The SEC has approved 11 spot Bitcoin ETFs, all of which do the same thing: track the price of Bitcoin. The only consequential differences lie in the expense ratios and the reputations of the issuers.

With that in mind, investors should consider the iShares Bitcoin ETF from BlackRock. It bears the third-lowest expense ratio of 0.25%, and BlackRock has a sterling reputation that comes with being the world’s largest asset manager.

Investors shouldn’t count on Bitcoin reaching $3.8 million

Ark Invest believes spot Bitcoin ETFs will eventually capture more than 5% of institutional assets under management (AUM). For context, consultancy PwC believes institutional AUM will reach $145 trillion by 2025. Using that figure, Ark’s prediction implies that institutional investors will eventually allocate about $8 trillion to Bitcoin. That may be a stretch.

On one hand, the launch of spot Bitcoin ETFs has undoubtedly been a success. The ETFs issued by BlackRock and Fidelity saw more inflows during their first month on the market than any other ETFs in history, according to Eric Balchunas at Bloomberg. Additionally, the BlackRock ETF became the fastest ever to reach $10 billion in assets, according to The Wall Street Journal.

On the other hand, spot Bitcoin ETFs had collectively accumulated just $57 billion in assets as of April 4, according to The Block. Even if every penny came from institutional investors, which is certainly not true, that figure would need to increase 140-fold to reach $8 trillion. I doubt that will happen in the near future, so readers should not bank on Bitcoin reaching $3.8 million any time soon.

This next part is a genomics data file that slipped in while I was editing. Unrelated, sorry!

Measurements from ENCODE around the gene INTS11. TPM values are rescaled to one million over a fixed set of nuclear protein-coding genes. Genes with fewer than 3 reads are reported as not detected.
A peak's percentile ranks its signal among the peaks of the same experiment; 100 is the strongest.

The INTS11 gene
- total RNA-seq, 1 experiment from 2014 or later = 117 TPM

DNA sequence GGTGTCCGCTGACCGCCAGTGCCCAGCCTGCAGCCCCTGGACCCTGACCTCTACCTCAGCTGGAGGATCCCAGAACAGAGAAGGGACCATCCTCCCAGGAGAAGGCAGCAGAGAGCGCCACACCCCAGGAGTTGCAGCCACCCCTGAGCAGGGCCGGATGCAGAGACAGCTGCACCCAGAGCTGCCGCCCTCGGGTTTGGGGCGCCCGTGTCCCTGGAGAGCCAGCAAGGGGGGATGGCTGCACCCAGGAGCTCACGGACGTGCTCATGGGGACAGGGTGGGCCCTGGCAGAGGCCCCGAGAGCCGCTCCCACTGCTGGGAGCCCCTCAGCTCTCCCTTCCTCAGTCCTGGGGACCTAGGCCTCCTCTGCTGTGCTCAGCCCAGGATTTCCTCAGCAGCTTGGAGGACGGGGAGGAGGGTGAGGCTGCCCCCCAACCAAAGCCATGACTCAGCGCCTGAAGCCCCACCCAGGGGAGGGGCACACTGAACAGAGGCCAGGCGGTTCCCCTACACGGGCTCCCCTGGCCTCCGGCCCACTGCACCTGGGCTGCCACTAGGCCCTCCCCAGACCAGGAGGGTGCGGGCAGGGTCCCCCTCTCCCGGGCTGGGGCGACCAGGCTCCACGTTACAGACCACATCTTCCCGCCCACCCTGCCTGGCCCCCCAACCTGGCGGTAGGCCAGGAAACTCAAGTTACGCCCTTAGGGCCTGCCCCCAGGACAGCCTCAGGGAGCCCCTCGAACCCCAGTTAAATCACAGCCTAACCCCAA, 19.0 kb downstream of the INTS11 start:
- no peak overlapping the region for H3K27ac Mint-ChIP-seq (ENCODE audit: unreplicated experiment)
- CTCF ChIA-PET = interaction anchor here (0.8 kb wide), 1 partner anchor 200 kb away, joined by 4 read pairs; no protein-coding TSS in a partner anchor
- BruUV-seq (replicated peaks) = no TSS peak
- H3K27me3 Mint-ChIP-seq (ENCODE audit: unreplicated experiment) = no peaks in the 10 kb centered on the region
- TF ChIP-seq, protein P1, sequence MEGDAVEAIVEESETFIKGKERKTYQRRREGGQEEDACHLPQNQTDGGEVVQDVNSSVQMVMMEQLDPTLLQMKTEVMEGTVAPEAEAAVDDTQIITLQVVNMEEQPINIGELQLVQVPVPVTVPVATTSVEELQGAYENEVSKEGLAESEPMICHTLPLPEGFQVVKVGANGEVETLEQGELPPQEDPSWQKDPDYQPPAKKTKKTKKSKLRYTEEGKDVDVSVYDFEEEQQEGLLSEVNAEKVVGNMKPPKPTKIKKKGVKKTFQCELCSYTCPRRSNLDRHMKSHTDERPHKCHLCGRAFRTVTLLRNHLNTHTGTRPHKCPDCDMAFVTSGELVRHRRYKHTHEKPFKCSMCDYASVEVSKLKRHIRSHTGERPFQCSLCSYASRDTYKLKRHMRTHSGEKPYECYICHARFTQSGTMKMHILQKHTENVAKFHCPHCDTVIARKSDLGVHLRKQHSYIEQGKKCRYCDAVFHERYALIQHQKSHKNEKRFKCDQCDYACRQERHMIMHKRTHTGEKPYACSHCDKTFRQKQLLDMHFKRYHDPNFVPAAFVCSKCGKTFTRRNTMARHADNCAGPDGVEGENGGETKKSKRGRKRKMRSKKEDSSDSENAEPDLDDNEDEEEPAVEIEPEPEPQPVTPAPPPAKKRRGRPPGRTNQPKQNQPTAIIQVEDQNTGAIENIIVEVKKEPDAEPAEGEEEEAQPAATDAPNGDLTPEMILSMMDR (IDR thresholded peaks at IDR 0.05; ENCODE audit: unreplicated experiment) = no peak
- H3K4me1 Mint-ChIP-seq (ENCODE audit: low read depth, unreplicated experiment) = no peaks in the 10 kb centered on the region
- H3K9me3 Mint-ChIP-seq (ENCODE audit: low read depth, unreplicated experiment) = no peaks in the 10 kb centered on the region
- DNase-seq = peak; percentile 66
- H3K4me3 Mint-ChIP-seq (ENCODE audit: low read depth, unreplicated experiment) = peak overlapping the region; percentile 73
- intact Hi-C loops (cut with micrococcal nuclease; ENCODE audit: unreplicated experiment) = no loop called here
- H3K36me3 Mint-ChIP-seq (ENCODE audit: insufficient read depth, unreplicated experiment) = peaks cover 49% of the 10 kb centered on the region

That said, the iShares Bitcoin ETF is still a worthwhile purchase for risk-tolerant investors. Bitcoin easily outperformed stocks, bonds, gold, commodities, and real estate over the last five years. Additionally, any investor who has bought and held Bitcoin for at least five years has profited, no matter when they made their purchase, according to Ark Invest. That makes for a compelling investment thesis.

Should you invest $1,000 in iShares Bitcoin Trust right now?

Before you buy stock in iShares Bitcoin Trust, consider this:

The Motley Fool Stock Advisor analyst team just identified what they believe are the 10 best stocks for investors to buy now… and iShares Bitcoin Trust wasn’t one of them. The 10 stocks that made the cut could produce monster returns in the coming years.

Stock Advisor provides investors with an easy-to-follow blueprint for success, including guidance on building a portfolio, regular updates from analysts, and two new stock picks each month. The Stock Advisor service has more than tripled the return of S&P 500 since 2002*.

See the 10 stocks

*Stock Advisor returns as of April 8, 2024

Trevor Jennewine has no position in any of the stocks mentioned. The Motley Fool has positions in and recommends Bitcoin and Coinbase Global. The Motley Fool has a disclosure policy.

This Cryptocurrency Exchange-Traded Fund (ETF) Could Soar 5,300%, According to Cathie Wood’s Ark Invest was originally published by The Motley Fool